Thursday, August 19, 2010

Tuckerman Ravine Trail

Tuckerman Ravine Trail, which starts behind the Visitor Center at Pinkham Notch, is probably the most popular way for hikers to ascend to the summit of Mt Washington.  From Pinkham Notch to Mt Washington summit is 4.2 miles.  That’s not very far, but in my limited experience, when it comes to mountain climbing, short is the same thing as steep.

Before you get to thinking we hiked up to Mt Washington today, let me just say, “WE DIDN’T”.  Although, it would have been a perfect day for it with big, blue skies and no afternoon thunderstorms in the forecast.  We only hiked as far as Hermit Lake, but I am ahead of myself here.

Crystal Cascade
We started the day by taking our friends to the trailhead for the next leg of their journey.  They looked like the zero day did them a lot of good and they appeared rested and ready to go.  We had lunch with them yesterday before we made the Wal-Mart run.  They had brought food for the next section, however, after hiking for a week in the Whites, they revised their schedule to include an extra 3 days.  The trip to Wal-Mart was to buy the food for those extra days.  That’s not an east task, especially when you have dietary concerns and normally dry your own food.  After much deliberation, they finally got together what they thought would sustain them from here to Andover.

We watched them head north then we headed south to Pinkham Notch.  The description of Tuckerman Ravine Trail didn’t sound too bad for the first couple of miles.  We pulled on our packs and headed uphill with the destination of Hermit Lake in mind.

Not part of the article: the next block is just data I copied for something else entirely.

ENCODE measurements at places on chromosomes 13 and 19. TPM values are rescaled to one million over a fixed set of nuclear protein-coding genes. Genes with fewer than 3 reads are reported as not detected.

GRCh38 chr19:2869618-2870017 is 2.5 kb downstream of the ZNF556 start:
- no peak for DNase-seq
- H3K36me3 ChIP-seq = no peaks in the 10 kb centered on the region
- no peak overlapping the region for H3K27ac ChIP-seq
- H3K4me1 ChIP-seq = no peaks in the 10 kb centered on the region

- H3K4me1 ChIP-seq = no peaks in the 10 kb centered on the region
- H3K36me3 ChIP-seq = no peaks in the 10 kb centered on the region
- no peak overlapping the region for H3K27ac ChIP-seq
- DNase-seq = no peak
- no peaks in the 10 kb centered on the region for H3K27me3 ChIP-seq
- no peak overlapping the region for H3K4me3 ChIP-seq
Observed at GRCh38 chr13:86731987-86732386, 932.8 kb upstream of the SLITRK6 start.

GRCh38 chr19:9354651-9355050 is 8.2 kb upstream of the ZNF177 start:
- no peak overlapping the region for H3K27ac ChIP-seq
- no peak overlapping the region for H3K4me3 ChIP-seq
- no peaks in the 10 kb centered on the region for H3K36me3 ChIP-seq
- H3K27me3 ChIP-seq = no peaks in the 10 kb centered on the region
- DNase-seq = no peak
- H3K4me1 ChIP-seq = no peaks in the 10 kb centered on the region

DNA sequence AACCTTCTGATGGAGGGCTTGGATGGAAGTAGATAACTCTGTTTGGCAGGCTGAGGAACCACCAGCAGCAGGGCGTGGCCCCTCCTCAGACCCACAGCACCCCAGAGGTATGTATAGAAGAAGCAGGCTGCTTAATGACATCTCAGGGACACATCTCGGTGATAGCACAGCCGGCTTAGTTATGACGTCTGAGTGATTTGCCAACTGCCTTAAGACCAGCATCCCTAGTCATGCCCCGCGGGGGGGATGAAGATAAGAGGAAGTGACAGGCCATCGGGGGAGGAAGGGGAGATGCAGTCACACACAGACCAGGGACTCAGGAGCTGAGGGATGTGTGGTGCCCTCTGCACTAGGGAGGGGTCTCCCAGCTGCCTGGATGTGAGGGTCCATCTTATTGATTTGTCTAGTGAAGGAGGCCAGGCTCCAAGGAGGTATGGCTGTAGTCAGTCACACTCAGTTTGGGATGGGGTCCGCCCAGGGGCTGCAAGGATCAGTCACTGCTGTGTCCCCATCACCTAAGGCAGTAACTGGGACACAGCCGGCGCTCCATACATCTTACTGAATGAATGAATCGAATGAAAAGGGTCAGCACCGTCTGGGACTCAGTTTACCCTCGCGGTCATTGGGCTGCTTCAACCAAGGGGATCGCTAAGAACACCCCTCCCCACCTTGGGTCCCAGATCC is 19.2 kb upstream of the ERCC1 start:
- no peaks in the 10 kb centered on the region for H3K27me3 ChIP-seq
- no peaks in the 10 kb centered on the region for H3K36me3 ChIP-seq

Hermit Lake

The trail was definitely a climb (a 1000 feet per mile), but not so steep as to require the use of our hands.  The trail was rocky, but there were no large boulders requiring a body contortion to ascend.  We could actually just walk up the trail.

We sorta had in mind sitting by the lake for our lunch, but apparently many others had that idea in the past and now the area around the lake is closed for revegetation.  We were able to get close enough to see the lake.  We stopped by the shelters thinking that would be a quiet, secluded place for lunch, but all the picnic tables were in full sun.  Wanting to protect our tender and delicate skin from the destructive rays of the sun, we decided to have our lunch on the porch of the caretaker’s cabin.

Caretaker's Cabin

Hermit Lake, where the Caretaker’s Cabin is located, is in the lower floor of the ravine.  The trail continues up the headwall very steeply before turning right and heading over to Mt Washington.  We had great views of Tuckerman Ravine, Lion’s Head, and the Hanging Cliffs of Boott Spur, but Mt Washington was hidden behind Lion’s Head, just out of view.

There were many, many folks on the trail today.  We got a fairly early start and hike pretty slowly, so almost everyone going to Mt Washington today probably passed us.  On our way down, we saw several helicopters in the air.  Once back at the Visitor Center, we asked if there had been an accident.  There had--a hiker had slipped off the trail and fell 115 feet.

One of five shelters at Hermit Lake
The trail description indicates that the headwall is very steep and narrow requiring attention.  Over the years, apparently several have slipped off, usually in bad weather conditions.  Today was so beautiful with no slippery rocks from rain and no low visibility from fog.  We’ve wondered if it was one of the many folks who passed us on their way up.  So tragic.

That’s all I have for today.

No comments:

Post a Comment